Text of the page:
In his essay ‘Art and Objecthood’, first published in Artforum in 1967, Michael Fried analyzes Tony Smith’s account of a nocturnal car ride on the New Jersey turnpike:
‘It was a dark night and there were no lights [...] or anything at all except the dark pavement moving through the landscape of the flats, rimmed by hills in the distance [...] The drive was a revealing experience. The road and much of the landscape was artificial, and yet it couldn’t be called a work of art. On the other hand, it did something for me that art had never done [...] its effect was to liberate me from many of the views I had had about art [...] There is no way you can frame it, you just have to experience it.’
For Fried, this passage represents the abandonment of Modernism for mere situations, for what he calls ‘theatre’, and is integral to his denunciation of Minimalist or ‘literalist’ art. The internal relations of the work give way to an experience of endlessness and duration that’s difficult to differentiate from experience in general.
In Rachel Kushner’s brilliant novel The Flamethrowers (2013), set in the mid-1970s, the narrator – sometimes called ‘Reno’ by her companions – is undertaking a project Smith would have understood and Fried would have hated: she’s motorcycling across the salt flats of Utah at extreme speeds, planning to photograph her tracks. But Reno is ambivalent about the framing of her experience after the fact, unclear if it’s really art she’s after: ‘The photographs would be nothing but a trace. A trace of a trace. They might fail entirely to capture what I hoped for, the experience of speed.’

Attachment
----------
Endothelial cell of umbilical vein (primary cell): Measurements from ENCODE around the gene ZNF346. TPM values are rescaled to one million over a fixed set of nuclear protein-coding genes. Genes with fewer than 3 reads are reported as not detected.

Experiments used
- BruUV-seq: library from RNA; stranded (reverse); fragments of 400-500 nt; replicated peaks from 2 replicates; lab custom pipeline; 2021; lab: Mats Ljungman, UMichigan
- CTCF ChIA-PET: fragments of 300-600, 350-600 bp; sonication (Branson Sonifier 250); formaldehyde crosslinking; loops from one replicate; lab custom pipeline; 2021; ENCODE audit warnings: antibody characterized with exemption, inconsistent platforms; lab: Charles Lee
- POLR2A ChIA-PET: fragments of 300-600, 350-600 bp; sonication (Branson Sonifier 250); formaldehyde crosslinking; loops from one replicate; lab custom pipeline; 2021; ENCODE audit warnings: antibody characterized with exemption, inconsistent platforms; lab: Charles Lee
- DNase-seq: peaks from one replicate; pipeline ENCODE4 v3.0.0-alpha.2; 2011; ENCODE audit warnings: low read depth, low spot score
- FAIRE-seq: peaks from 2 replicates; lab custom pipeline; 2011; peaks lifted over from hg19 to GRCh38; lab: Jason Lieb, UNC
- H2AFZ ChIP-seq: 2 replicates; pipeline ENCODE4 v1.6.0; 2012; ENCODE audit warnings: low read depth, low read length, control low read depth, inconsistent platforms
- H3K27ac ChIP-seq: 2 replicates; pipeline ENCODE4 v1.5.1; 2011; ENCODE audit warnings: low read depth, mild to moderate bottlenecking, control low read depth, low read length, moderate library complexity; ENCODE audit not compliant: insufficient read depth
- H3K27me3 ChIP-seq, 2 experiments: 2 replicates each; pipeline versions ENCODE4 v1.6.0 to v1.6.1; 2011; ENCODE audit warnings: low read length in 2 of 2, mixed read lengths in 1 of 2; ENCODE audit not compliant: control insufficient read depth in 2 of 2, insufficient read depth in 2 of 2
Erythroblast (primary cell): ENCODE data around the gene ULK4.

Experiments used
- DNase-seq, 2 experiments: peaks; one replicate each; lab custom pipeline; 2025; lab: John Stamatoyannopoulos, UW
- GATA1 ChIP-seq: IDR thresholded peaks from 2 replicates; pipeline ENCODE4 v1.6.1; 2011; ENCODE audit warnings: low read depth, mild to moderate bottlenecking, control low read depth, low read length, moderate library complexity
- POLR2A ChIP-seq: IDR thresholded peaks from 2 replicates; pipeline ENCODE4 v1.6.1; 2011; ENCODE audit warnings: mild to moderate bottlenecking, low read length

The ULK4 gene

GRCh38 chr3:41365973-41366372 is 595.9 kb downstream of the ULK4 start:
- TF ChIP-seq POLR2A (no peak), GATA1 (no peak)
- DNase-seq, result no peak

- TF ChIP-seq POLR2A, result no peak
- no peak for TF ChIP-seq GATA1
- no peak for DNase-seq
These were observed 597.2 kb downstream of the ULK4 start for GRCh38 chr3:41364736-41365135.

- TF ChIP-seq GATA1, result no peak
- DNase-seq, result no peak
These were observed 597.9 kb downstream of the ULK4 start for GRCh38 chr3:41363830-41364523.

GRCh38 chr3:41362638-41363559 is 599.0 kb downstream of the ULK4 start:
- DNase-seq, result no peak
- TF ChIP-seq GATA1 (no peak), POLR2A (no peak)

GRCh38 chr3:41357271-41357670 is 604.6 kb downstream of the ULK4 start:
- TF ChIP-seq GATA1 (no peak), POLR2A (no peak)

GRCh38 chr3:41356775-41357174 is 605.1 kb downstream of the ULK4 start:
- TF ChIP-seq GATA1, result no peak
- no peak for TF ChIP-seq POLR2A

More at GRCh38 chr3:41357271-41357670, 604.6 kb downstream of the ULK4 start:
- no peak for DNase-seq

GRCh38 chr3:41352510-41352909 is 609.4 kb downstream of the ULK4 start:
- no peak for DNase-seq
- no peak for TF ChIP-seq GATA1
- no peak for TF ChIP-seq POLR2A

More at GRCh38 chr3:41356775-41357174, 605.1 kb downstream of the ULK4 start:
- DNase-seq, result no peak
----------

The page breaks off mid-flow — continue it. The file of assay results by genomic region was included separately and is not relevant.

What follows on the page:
As Reno accelerates across the flats, her ride recalls Smith’s – an experience of temporality, endlessness, artificial but artless: ‘Nothing mattered but the milliseconds of life at that speed. Far ahead of me, the salt flats and mountains conspired into one puddle vortex. I began to feel the size of this place …’
It isn’t just any motorcycle Reno is about to crash – it’s a Moto Valera – and Kushner deftly traces the fictional history of that particular machine. Reno has acquired the motorcycle, we’ll learn, because of her relationship to Sandro Valera, an alienated scion of the Valera empire and Minimalist artist with whom she is romantically entangled in New York; Sandro (reluctantly) arranged for her acquire the bike. But Kushner also weaves the larger Moto Valera history into the novel, beginning with its founder T.P. Valera, who fought in World War I, became a Futurist and fascist, then a fabulously wealthy businessman largely responsible for building Italy’s network of modern roads.